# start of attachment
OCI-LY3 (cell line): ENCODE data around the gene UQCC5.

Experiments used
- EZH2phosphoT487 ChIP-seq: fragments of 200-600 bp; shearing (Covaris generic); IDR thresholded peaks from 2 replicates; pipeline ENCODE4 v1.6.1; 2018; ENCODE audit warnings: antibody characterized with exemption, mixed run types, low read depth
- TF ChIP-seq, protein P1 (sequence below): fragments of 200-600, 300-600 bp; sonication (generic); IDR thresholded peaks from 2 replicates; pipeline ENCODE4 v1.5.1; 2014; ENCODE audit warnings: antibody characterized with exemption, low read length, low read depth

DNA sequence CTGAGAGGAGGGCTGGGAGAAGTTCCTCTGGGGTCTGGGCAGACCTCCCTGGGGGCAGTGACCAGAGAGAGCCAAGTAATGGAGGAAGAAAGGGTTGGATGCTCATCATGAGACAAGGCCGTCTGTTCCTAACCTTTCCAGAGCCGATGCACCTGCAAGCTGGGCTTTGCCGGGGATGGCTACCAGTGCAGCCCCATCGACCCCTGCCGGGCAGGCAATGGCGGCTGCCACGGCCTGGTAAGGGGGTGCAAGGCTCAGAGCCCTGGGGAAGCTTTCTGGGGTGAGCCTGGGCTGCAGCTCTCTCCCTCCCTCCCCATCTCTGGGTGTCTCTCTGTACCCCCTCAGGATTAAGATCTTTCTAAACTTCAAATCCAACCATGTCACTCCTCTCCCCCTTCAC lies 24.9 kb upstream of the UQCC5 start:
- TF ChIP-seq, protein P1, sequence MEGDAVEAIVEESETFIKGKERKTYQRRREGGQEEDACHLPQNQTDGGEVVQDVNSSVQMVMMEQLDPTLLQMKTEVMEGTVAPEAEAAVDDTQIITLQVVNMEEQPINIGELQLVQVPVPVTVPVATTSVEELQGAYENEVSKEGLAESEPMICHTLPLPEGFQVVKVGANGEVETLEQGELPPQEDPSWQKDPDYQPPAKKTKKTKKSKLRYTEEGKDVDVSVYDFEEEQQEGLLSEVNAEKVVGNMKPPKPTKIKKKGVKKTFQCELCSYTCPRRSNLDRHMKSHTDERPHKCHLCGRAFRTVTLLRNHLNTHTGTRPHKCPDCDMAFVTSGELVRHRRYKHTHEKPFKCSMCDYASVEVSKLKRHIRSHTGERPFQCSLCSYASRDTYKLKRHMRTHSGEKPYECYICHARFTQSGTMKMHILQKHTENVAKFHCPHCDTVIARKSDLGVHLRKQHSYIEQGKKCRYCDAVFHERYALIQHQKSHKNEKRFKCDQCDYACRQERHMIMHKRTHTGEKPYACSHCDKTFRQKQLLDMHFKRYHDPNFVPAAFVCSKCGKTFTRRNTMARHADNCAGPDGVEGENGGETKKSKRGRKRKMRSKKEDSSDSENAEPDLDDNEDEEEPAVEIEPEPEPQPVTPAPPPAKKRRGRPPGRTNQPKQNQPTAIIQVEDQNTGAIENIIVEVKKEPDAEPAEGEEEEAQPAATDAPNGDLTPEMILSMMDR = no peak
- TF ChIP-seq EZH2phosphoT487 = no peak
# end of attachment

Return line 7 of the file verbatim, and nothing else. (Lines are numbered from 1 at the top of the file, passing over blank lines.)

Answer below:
- TF ChIP-seq EZH2phosphoT487 = no peak